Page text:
March 13, 1962
BOOKBINDERS, MACHINE OPERATORS, AND AUXILIARY WORKERS LOCAL UNION NO. 97.
Appeals, Nos. 225, 226, 227, 228 and 229, Jan. T., 1961, from decree of Court of Common Pleas of Lackawanna County, Sept. T., 1959, No. 11, in case of Joseph Gavigan, William Gross, Bruce Laurie et al. v. Bookbinders, Machine Operators, and Auxiliary Workers Local Union No. 97, Scranton, Pennsylvania, International Brotherhood of Bookbinders, and The Haddon Craftsmen, Inc., division of International Textbook Company. Decree affirmed.
Joseph E. Gallagher, with him James W. McNulty, and O'Malley, Morgan, Bour & Gallagher, for appellants.
Paul A. McGlone, for union, appellee.
Sheldon Rosenberg, with him Nogi, O'Malley & Harris, for corporation, appellee.
Before Bell, C.j., Musmanno, Jones, Cohen, Eagen and O'brien, JJ.
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OPINION BY MR. JUSTICE MUSMANNO
When does a journeyman bookbinder's seniority rights in the plant of the defendant company begin - as of the date he was first employed in the defendant's plant, or as of the date he acquired journeyman's status? That is the question involved in this appeal.
The plaintiffs are journeymen bookbinders in the Bindery Department of the Haddon Craftsmen, Inc., Division of the International Textbook Company, and members of the Bookbinders, Machine Operators, and Auxiliary Workers Local Union 97, Scranton, International Brotherhood of Bookbinders. They filed an action in equity against the Union and the Company to compel them to accept a journeymen's seniority list based upon the date of classification as journeymen in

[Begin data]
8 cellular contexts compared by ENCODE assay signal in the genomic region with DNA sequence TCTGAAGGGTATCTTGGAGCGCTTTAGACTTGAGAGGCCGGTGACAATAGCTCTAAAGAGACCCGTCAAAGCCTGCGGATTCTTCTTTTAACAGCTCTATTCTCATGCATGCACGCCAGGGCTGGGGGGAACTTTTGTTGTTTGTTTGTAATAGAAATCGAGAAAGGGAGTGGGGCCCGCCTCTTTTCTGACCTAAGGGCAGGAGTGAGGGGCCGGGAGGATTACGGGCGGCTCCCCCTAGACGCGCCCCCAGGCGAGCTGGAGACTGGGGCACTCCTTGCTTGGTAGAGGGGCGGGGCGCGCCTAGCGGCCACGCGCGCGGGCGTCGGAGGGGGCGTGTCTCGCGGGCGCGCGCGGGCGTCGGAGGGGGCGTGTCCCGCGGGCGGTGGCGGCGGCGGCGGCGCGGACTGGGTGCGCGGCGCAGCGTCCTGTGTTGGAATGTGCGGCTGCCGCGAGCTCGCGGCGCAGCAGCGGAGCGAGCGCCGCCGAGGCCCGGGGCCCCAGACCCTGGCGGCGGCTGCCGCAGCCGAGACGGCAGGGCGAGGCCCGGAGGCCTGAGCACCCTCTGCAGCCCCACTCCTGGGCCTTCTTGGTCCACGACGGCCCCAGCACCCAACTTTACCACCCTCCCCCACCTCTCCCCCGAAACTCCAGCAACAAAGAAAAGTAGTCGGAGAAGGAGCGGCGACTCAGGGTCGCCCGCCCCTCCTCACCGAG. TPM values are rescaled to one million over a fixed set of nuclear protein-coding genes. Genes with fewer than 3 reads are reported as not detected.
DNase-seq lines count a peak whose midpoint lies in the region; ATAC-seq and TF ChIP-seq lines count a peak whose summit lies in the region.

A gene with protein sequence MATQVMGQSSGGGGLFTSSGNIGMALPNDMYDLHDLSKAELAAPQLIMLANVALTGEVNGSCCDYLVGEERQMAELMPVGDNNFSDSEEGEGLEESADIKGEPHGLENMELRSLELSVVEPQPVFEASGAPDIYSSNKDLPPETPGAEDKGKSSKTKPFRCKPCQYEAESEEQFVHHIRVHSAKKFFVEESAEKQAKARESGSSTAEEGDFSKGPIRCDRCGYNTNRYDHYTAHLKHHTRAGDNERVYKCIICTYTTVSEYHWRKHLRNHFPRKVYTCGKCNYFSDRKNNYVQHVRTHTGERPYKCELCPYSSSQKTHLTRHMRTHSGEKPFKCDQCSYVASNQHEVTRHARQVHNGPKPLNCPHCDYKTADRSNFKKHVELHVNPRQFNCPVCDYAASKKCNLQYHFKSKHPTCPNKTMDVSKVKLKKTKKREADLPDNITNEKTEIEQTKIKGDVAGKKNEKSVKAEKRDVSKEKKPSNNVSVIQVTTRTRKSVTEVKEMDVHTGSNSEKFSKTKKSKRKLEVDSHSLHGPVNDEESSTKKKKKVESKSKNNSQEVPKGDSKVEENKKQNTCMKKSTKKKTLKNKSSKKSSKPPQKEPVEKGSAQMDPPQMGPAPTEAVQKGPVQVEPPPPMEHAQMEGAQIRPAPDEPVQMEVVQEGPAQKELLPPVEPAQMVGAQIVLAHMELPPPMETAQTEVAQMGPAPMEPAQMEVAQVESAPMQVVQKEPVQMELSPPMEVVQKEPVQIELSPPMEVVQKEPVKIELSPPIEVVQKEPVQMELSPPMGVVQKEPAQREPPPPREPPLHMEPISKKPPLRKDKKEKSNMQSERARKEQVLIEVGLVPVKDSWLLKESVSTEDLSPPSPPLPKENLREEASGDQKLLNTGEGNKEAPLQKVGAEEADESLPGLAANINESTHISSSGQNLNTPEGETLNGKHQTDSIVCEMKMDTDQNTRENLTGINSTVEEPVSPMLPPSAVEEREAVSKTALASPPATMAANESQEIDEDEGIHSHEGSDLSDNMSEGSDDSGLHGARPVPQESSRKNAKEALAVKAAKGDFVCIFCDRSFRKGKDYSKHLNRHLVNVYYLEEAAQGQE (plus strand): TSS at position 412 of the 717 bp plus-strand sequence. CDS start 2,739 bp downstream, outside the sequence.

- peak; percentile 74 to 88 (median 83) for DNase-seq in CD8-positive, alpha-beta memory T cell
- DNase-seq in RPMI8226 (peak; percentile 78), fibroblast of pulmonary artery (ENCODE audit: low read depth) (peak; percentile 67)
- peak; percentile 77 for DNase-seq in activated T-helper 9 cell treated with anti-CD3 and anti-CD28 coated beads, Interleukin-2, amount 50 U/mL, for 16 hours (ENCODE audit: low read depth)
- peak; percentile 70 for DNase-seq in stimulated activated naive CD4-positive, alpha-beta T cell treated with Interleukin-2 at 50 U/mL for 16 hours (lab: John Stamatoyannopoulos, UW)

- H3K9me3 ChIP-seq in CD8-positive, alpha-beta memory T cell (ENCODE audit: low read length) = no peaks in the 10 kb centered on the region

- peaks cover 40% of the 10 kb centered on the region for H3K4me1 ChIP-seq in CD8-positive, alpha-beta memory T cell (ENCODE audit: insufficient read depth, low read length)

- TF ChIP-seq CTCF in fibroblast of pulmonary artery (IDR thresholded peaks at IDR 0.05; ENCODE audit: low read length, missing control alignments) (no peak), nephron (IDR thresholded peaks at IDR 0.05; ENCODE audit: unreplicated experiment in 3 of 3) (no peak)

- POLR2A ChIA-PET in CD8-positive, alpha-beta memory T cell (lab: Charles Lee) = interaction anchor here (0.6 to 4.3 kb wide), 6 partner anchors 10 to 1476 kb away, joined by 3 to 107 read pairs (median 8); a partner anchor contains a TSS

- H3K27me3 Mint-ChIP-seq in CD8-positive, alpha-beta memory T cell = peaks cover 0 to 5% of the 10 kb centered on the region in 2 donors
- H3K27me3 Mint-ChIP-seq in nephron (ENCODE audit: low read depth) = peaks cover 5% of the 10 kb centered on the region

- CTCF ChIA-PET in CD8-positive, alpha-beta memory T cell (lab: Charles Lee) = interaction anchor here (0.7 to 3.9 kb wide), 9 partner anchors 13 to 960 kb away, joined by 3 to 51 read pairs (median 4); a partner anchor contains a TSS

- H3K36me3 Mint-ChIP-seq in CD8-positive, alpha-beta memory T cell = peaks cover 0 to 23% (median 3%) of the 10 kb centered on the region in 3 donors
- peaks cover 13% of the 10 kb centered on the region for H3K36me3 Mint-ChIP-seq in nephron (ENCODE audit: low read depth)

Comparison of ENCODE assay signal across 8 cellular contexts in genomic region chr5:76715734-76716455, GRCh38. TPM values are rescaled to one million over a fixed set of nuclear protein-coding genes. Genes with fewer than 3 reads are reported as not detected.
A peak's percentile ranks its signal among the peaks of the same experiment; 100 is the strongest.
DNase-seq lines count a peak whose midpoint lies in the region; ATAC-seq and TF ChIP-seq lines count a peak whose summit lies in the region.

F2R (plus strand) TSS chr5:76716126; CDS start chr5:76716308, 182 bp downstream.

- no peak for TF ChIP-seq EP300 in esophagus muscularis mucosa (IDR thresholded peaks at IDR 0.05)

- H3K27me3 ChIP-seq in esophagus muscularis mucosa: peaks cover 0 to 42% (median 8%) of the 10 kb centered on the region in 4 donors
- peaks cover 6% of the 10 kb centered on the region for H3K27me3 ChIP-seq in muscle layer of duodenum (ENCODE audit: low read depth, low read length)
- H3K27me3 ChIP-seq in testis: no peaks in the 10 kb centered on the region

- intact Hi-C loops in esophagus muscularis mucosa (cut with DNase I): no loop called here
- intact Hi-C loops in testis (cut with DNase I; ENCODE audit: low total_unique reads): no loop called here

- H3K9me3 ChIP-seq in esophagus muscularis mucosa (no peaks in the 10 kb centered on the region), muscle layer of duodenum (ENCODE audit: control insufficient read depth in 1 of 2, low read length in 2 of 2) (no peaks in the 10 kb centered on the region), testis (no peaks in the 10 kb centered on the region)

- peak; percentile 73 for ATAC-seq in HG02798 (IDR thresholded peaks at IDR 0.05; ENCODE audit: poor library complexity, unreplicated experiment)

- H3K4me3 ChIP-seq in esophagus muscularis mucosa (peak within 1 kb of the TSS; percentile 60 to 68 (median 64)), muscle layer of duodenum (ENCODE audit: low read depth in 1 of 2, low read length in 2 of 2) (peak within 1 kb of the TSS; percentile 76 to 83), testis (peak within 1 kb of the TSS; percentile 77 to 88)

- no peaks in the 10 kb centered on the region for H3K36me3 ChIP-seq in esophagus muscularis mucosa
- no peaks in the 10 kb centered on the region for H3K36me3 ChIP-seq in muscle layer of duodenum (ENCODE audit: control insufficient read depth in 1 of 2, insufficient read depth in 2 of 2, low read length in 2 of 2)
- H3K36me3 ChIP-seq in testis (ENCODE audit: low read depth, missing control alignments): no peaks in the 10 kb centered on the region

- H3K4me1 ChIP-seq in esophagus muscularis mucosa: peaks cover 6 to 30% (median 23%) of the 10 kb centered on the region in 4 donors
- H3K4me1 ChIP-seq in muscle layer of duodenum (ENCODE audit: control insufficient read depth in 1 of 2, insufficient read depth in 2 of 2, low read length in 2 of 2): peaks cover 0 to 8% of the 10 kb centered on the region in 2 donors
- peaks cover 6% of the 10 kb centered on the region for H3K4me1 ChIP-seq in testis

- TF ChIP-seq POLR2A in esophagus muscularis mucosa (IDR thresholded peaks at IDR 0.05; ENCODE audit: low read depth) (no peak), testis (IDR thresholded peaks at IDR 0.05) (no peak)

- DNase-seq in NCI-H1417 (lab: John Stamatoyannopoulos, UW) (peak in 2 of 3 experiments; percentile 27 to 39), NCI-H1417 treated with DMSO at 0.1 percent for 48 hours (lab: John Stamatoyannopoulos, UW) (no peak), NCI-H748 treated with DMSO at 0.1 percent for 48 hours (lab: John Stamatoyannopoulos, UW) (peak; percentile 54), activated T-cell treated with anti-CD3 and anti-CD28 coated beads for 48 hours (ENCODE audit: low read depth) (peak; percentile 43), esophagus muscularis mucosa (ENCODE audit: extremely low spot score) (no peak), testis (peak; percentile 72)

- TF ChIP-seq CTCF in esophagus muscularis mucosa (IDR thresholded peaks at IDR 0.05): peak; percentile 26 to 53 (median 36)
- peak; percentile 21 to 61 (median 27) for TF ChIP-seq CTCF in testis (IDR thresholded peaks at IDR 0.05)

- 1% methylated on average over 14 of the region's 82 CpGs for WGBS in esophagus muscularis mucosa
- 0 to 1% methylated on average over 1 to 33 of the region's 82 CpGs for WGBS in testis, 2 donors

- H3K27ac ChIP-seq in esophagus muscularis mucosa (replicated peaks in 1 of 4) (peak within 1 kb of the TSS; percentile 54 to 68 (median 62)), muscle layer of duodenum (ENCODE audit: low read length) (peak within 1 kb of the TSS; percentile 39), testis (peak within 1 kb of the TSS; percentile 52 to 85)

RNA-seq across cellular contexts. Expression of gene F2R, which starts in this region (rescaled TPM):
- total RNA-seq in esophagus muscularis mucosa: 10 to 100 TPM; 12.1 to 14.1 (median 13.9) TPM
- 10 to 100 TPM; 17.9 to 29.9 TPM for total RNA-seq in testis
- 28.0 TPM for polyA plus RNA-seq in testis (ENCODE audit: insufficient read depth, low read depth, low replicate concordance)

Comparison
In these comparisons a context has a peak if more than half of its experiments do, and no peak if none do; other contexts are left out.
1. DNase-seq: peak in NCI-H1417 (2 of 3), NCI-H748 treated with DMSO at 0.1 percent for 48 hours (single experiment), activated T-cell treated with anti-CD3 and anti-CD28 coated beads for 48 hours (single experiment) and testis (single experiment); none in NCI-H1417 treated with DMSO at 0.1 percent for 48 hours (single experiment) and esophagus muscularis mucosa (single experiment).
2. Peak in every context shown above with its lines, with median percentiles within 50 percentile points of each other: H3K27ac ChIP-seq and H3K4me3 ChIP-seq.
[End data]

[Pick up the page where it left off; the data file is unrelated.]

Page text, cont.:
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the bindery department of the Company's Scranton plant. They also asked for a nullification of the seniority provision in the collective bargaining agreement of May 25, 1959 alleging it violated the Union constitution. They further requested a judgment in money for asserted loss of wages. The defendants filed answers with new matter, the plaintiffs replied, the defendants were granted a rule to show cause why the action should not be stayed pending arbitration, which rule was later discharged. The defendants filed preliminary objections which were overruled and motions for judgment on the pleadings were denied. After considering oral testimony and documentary evidence the chancellor dismissed the bill, exceptions were filed to the adjudication by the plaintiffs, and the court en banc affirmed the chancellor's decree nisi, making it final.
An appeal followed to this Court.*fn* Counsel for the plaintiffs has filed a formidable brief and at oral argument presented a strong and able case in behalf of his clients. He emphasized the history of the relationship between the Union and the Company, and pointed out that in various collective bargaining agreements of the past, the interpretation he urges was accepted as proper, valid and binding. Interesting as is that history, we must decide the issues raised in this particular litigation according to the agreement in force at the time the litigation began.